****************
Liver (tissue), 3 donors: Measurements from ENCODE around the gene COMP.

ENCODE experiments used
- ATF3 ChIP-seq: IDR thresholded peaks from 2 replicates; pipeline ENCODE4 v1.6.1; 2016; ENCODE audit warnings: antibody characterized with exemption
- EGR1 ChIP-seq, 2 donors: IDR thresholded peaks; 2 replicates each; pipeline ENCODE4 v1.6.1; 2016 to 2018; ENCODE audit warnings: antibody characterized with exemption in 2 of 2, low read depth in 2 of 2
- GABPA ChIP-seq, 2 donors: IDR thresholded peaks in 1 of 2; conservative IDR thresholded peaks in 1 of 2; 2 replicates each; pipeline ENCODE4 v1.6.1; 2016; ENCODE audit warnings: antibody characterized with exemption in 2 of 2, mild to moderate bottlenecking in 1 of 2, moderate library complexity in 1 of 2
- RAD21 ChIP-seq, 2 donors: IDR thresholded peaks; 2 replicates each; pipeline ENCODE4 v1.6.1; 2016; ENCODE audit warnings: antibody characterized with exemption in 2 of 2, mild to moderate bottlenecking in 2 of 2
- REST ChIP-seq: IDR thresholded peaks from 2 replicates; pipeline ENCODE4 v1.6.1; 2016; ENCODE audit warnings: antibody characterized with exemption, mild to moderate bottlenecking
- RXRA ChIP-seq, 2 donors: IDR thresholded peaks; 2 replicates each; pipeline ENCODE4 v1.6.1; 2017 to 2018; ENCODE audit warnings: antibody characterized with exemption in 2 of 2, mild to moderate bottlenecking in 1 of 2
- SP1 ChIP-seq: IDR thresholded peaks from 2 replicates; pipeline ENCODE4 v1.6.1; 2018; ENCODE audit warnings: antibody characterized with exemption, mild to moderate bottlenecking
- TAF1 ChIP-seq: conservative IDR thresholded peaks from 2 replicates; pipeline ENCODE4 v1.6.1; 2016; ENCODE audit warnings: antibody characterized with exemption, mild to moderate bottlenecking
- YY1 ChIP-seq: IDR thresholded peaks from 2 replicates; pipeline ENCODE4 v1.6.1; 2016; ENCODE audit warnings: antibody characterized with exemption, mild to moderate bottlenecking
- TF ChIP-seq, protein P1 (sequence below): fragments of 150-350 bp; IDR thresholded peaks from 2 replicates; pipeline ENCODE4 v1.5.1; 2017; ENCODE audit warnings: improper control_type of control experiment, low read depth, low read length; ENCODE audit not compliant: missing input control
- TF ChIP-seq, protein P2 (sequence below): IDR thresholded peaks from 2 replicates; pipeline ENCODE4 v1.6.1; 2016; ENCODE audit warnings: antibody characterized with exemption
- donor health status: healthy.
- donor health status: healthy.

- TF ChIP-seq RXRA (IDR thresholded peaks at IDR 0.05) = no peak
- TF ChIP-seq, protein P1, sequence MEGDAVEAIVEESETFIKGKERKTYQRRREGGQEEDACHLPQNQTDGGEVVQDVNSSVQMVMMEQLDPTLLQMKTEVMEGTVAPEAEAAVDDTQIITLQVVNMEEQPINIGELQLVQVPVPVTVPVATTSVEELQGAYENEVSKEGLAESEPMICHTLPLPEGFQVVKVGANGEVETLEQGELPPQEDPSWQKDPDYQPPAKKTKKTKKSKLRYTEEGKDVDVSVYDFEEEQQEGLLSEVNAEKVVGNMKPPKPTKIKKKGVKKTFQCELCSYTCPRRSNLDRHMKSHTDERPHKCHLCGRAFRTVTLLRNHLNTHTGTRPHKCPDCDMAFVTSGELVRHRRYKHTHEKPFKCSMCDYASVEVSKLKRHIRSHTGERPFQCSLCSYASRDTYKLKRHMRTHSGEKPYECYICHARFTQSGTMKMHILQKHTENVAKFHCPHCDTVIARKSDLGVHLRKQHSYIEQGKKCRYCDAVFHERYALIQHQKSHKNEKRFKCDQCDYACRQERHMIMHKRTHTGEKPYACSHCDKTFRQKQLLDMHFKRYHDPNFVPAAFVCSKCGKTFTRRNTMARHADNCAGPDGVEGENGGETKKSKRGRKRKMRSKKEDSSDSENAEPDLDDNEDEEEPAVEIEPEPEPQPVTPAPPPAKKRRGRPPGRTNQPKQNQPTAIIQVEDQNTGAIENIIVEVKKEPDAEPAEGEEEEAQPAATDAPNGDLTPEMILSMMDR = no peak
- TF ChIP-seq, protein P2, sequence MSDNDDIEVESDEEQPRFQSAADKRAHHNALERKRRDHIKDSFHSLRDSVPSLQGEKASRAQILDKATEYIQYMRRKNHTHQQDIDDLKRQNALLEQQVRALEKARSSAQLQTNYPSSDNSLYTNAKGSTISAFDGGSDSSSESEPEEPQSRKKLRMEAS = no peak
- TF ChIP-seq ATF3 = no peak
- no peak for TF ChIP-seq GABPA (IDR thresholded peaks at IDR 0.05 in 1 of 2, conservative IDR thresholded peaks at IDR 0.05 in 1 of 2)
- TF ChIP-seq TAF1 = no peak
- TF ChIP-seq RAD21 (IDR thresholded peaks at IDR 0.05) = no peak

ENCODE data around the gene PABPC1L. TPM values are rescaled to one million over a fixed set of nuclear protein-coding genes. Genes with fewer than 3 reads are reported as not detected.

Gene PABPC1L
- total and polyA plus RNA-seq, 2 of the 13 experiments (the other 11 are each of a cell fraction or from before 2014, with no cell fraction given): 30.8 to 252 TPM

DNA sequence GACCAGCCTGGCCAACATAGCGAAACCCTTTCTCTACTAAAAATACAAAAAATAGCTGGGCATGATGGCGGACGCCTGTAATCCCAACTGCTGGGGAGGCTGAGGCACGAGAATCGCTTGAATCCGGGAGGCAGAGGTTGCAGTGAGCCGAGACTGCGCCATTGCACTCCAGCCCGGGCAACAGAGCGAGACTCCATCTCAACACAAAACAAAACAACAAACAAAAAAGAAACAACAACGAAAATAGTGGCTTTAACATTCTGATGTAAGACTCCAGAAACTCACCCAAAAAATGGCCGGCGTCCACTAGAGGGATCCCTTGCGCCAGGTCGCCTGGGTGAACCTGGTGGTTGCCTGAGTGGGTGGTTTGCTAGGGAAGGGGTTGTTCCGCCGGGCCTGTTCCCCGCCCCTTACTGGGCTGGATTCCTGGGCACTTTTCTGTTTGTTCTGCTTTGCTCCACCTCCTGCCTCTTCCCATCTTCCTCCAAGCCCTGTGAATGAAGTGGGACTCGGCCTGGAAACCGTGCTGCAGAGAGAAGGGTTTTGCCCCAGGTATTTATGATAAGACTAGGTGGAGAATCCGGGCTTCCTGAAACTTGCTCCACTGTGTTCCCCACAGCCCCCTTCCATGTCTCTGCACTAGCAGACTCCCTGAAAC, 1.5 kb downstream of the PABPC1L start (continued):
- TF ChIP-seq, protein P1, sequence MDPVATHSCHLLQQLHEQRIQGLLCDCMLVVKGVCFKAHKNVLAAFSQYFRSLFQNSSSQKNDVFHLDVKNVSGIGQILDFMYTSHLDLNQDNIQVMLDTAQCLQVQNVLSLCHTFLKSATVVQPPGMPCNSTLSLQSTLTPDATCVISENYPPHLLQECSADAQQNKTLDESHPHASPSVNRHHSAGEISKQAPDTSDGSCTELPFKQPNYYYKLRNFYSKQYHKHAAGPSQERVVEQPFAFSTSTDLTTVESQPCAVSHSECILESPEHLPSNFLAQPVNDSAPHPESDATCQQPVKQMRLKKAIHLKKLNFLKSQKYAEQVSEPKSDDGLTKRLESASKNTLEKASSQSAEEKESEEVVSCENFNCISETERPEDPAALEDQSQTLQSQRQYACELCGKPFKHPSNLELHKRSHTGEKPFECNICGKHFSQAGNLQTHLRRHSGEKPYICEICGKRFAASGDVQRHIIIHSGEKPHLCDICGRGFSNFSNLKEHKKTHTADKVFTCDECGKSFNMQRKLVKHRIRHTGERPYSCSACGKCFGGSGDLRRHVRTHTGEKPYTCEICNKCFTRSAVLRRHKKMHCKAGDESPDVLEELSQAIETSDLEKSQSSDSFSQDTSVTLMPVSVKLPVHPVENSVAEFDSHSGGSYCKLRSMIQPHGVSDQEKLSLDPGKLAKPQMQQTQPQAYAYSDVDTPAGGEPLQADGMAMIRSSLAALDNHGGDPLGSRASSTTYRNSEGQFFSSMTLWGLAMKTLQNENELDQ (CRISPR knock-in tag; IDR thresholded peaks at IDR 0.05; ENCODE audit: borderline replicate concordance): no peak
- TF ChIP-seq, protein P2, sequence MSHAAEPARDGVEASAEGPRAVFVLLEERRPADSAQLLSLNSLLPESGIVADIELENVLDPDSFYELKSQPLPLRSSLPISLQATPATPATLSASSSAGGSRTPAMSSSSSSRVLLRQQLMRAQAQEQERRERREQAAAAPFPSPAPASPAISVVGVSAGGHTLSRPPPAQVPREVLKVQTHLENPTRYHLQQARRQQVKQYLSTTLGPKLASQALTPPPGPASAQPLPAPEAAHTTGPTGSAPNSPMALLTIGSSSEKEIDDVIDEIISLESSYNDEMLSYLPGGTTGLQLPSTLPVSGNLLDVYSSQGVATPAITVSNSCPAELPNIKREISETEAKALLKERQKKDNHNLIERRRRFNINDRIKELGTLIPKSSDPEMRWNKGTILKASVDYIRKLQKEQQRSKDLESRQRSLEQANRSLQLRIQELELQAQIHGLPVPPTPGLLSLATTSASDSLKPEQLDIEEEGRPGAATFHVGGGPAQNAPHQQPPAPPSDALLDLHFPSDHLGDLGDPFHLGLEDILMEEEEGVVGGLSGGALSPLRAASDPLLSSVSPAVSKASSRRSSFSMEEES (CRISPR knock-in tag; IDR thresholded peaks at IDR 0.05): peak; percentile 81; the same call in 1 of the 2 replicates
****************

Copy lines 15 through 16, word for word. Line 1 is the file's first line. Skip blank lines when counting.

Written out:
- donor health status: healthy.

- TF ChIP-seq RXRA (IDR thresholded peaks at IDR 0.05) = no peak